Any incident where you are physically harmed is bound to bring a strong emotional response. When the brain is involved, emotions may play a larger role in the recovery process than many people realize. Simply dealing with the life-changing nature of a traumatic brain injury (TBI) can trigger strong feelings of rage and sadness.
Damage to the brain itself can also result in a variety of long-term emotional changes, which can range from mild irritation to extreme shifts in personality. Dealing with this aspect of a traumatic brain injury often involves rehabilitation therapies that can be extremely costly. That’s why an attorney should be contacted after any TBI to help you seek compensation for those expenses.
Common Emotional Difficulties Experienced After a Traumatic Brain Injury
Whether you were in a motorcycle crash or struck by a falling object at work, your accident may have caused damage to the portions of the brain responsible for emotional control and expression. Sustaining an injury that affects the amygdala, hippocampus, or hypothalamus areas of the brain is the most common reason why emotions change after a blow to the head.
Those portions of the brain can be hurt in many different injury types, including coup-contrecoup wounds where two sides of the brain are damaged by a sudden movement, or an actual strike to the hide resulting in a brain laceration. These are the emotional problems most frequently suffered by TBI patients:
- Constant anxiety
- Emotional outbursts
- Frequent irritability
- Inappropriate reactions such as yelling or clenched fists during a conversation
- Prolonged depression
- Sudden shifts in mood
- Unexpected triggering of the “fight or flight” response
Those emotional changes often lead a TBI patient to use words and behaviors that don’t fit the situation, making everyday life difficult. These difficulties can further cause strain on relationships with friends, family, and spouses.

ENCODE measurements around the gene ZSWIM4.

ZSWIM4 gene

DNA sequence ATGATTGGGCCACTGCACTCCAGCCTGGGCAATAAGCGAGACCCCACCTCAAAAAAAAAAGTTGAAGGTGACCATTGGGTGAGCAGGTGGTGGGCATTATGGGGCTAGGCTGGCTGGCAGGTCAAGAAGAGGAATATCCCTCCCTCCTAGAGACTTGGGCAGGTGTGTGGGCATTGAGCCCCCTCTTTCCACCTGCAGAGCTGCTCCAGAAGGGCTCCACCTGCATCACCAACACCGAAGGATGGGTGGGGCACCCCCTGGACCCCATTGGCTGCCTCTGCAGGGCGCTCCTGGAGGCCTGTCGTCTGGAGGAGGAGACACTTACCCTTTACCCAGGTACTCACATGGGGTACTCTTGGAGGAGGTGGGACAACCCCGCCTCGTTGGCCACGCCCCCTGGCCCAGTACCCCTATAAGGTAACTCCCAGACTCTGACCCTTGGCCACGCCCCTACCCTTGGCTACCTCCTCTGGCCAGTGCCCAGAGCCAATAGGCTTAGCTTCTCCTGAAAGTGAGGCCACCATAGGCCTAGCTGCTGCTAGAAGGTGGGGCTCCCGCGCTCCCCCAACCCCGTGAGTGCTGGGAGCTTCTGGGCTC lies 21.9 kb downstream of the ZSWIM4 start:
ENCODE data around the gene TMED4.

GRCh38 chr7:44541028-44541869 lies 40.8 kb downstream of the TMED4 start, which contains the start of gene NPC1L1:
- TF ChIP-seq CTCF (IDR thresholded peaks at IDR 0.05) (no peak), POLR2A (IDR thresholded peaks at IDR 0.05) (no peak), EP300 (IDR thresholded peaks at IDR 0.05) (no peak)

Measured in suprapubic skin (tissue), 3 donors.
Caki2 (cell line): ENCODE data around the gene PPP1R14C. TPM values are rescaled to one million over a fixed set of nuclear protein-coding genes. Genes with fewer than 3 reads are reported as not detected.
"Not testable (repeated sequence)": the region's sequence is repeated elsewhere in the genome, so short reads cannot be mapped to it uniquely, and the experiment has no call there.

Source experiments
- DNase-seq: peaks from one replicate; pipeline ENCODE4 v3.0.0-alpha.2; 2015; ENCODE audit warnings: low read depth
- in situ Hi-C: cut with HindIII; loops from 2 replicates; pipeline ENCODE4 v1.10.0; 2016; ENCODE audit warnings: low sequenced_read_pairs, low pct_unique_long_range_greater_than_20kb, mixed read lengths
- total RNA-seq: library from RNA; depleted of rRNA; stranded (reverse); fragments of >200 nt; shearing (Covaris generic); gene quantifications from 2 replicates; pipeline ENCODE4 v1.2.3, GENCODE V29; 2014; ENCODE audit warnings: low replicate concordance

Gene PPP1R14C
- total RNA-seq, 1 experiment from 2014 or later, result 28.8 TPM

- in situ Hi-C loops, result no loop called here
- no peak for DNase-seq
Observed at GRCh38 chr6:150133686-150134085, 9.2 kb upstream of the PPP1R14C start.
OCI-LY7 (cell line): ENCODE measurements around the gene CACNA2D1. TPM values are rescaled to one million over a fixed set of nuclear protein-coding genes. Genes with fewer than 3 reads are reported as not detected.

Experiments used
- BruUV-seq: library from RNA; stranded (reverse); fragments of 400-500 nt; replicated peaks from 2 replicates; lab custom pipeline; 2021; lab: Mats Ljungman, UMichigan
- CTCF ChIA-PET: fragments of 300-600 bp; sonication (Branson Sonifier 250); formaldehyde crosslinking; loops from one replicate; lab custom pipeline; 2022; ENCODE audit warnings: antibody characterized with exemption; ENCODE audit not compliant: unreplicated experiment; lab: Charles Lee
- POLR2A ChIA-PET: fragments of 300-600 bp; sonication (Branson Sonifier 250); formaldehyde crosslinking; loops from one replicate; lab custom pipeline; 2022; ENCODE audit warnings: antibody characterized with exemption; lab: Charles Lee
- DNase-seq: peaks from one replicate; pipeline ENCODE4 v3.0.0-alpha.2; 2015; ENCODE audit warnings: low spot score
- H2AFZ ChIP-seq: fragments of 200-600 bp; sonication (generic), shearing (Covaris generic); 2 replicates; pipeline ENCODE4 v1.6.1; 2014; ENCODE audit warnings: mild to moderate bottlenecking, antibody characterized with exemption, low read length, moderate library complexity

In severe cases where several of these difficulties occur at the same time, someone who suffered a brain injury may not be able to adequately complete basic daily job requirements. That can prevent the patient from returning to work after an accident or make it impossible to find new employment.
Dealing With Emotional Changes Following a Traumatic Brain Injury
Major emotional shifts often subside in the weeks and months after a TBI, but they can be an ongoing or even permanent problem in some cases. When changes to emotional behavior don’t go away on their own, a patient will need to undergo therapy to learn coping mechanisms. That may involve in-patient appointments, an expensive stay at a rehab facility, or even regular in-home visits from a medical professional. Anti-depressants, anti-anxiety, or other mood-stabilizing medications may be prescribed to deal with emotional symptoms.
Retaining the services of an experienced attorney is important for placing a value on a personal injury case and holding the at-fault party responsible. A lawyer with knowledge of TBI cases can utilize medical records to show insurance carriers or a court how the patient’s life has been impacted. Those documents, along with police reports and evidence from the accident site, are also used by legal counsel to prove negligence caused the brain injury.
Besides a reasoned, legally-sound opinion on the overall worth of a case, a lawyer's examination of the evidence may also reveal additional sources of compensation. It’s possible that multiple parties are at fault, or that someone other than the property owner or at-fault driver may hold responsibility for a traumatic brain injury.